How does the economic development process by itself contribute to the rising crime against women and what policies may deter it?


Dr Debasis Bandyopadhyay
Faculty of Business
Project code: BUS002

The project investigates an economic reason behind the rising crime against women in developing economies. The student would produce a manuscript containing a model and its numerical simulations necessary to identify a plausible rationale capturing the following insight.

A steady flow of skilled labour sustains growth. However, agriculture-based societies resist women from acquiring skill. Those barriers protect rents for the landlords who need men in the field and women at home supporting them. Women’s liberation helps innovators but hurts landlords. The resulting political tension between the two groups contributes to male-hostility and hence crime against women aspiring for education and work.

The student would summarise existing literature, use MatLab and Mathematica to help build the model and to conduct numerical simulations. In the process, they would become familiar with an emerging discourse in neoclassical economics about a critical social issue and acquire the necessary skill to do independent research.

Reproducibility: Approximation and estimation of game models


Dr Erwann Sbai
Faculty of Business
Project code: BUS003

Structural econometrics for game models is useful and allow, for example, counter-factual analysis. However, associated techniques are complex and replicability is an issue.

Student will use freely available programming languages (Julia, R or Python) to reproduce some reference papers related to empirical game theoretical models (auctions and discrete demand models). Two types of problems can be considered. First, the case where we numerically approximate some games that cannot be solved analytically. Second, if the game can be solved, the actual implementation of the estimation method.

The objective is to make the output available to the wider community.

This project is valuable for different reasons, the student will: (1) improve their knowledge of structural econometric methods; (2) improve their numerical and coding skills; (3) contribute to the dissemination of knowledge in a free and transparent way.

Unanimity under ambiguity: An experimental approach


Dr Simona Fabrizi
Faculty of Business
Project code: BUS004

In a theoretical model, we recently demonstrated the existence of responsive equilibria when voting under ambiguity: Jurors vote to convict when they receive a guilty signal but randomise when they receive an innocent signal. Removing ambiguity may increase the probability of randomisation leading to less efficient information aggregation outcomes.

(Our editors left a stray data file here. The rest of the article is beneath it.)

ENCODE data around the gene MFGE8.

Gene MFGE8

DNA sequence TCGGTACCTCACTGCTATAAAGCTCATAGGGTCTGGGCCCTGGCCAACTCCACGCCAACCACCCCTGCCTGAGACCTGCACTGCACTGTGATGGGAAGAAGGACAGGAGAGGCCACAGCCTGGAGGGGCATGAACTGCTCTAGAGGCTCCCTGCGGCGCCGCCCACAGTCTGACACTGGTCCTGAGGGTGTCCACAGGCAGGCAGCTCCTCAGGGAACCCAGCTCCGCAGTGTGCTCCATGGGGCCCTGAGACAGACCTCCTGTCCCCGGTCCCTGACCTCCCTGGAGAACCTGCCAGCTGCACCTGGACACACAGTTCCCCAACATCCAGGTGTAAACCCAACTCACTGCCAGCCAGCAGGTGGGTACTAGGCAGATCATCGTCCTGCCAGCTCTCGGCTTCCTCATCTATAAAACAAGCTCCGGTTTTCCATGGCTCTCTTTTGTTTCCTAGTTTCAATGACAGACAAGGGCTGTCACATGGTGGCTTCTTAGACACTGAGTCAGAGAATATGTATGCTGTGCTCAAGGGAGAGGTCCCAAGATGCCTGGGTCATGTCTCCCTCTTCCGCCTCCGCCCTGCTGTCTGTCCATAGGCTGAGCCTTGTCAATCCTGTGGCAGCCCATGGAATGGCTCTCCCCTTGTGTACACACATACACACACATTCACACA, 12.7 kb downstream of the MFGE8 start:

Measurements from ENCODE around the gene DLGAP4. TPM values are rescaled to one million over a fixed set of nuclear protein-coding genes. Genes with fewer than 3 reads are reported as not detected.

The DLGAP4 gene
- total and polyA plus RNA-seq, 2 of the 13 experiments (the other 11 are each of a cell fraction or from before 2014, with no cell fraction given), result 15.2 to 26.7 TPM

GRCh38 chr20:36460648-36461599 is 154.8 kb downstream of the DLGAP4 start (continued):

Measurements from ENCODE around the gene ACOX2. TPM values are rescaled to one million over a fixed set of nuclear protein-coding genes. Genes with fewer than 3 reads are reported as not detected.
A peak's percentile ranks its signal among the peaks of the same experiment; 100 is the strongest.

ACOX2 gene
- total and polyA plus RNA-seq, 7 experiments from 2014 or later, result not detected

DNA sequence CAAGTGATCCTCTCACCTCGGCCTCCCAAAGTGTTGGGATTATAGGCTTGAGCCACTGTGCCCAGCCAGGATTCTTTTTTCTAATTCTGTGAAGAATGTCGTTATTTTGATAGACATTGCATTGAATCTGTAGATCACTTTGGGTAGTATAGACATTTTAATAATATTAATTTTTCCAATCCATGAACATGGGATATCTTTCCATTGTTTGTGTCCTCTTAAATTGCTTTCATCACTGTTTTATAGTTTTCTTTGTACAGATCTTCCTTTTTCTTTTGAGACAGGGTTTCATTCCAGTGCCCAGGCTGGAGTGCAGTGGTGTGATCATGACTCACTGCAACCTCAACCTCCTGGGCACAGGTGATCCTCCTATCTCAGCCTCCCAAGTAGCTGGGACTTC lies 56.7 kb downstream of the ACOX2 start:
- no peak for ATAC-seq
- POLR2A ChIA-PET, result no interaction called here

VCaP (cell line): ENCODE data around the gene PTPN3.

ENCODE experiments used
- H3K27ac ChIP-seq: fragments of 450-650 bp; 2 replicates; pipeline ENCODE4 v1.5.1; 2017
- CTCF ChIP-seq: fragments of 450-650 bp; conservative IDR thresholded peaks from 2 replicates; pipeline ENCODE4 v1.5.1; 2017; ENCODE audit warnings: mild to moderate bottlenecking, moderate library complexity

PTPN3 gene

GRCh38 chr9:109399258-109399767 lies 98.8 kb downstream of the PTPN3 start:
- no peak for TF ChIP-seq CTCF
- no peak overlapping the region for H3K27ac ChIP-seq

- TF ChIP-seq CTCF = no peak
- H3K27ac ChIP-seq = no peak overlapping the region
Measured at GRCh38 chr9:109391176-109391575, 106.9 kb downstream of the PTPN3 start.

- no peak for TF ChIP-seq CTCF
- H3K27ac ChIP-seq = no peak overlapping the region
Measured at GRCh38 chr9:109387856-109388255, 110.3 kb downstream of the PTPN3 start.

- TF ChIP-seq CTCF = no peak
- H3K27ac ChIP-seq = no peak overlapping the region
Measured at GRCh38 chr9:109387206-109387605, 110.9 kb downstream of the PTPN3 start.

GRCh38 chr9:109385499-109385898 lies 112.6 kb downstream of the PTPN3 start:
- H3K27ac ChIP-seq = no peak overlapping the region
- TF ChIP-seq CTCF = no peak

We plan to run laboratory experiments emulating ambiguous voting scenarios we derived in this model during semester 1 of 2020. This means that the preparation of the experimental data for the analysis will coincide with the period of the Northern Hemisphere Summer Research Scholarship.

This would give an opportunity to the selected scholar to get acquainted with research on collective decision-making under ambiguity, both theoretical and experimental and, also, to gain experience with analysing experimental data. Additionally, the scholar will have the opportunity to interact with a team of researchers beyond myself, namely those involved in this project.

Pledge and review bargaining


Dr Steffen Lippert
Faculty of Business
Project code: BUS005

Under the Paris Agreement on climate change, countries pledge intended nationally determined contributions to greenhouse gas (GHG) emissions reductions and then review and ratify the set of intended contributions. Because the Paris approach allows countries to make their own commitments in an independent fashion, economists fear it cannot produce GHG emissions reductions below the business-as-usual, non-cooperative Nash equilibrium. Indeed, Gollier and Tirole (2015) write, “the pledge-and-review strategy is completely inadequate.”

Recent theoretical research (Harstad, 2019) counters this gloomy commentary and shows how the Paris pledge-and-review bargaining procedure can increase aggregate contributions beyond those implied by the Kyoto Protocol. The paper models a two-step bargaining mechanism in which parties first simultaneously propose their own individual contributions and then decide whether they find the pledges acceptable. If some parties find the pledges unacceptable, the procedure starts again. It shows that as long as there is sufficient uncertainty over the likelihood that a partner will accept a set of contributions, higher than business-as-usual contributions can be sustained in equilibrium.

This project aims at testing the implications of the pledge-and-review bargaining model in the experimental laboratory. The scholar will be involved in developing an experimental procedure to do so.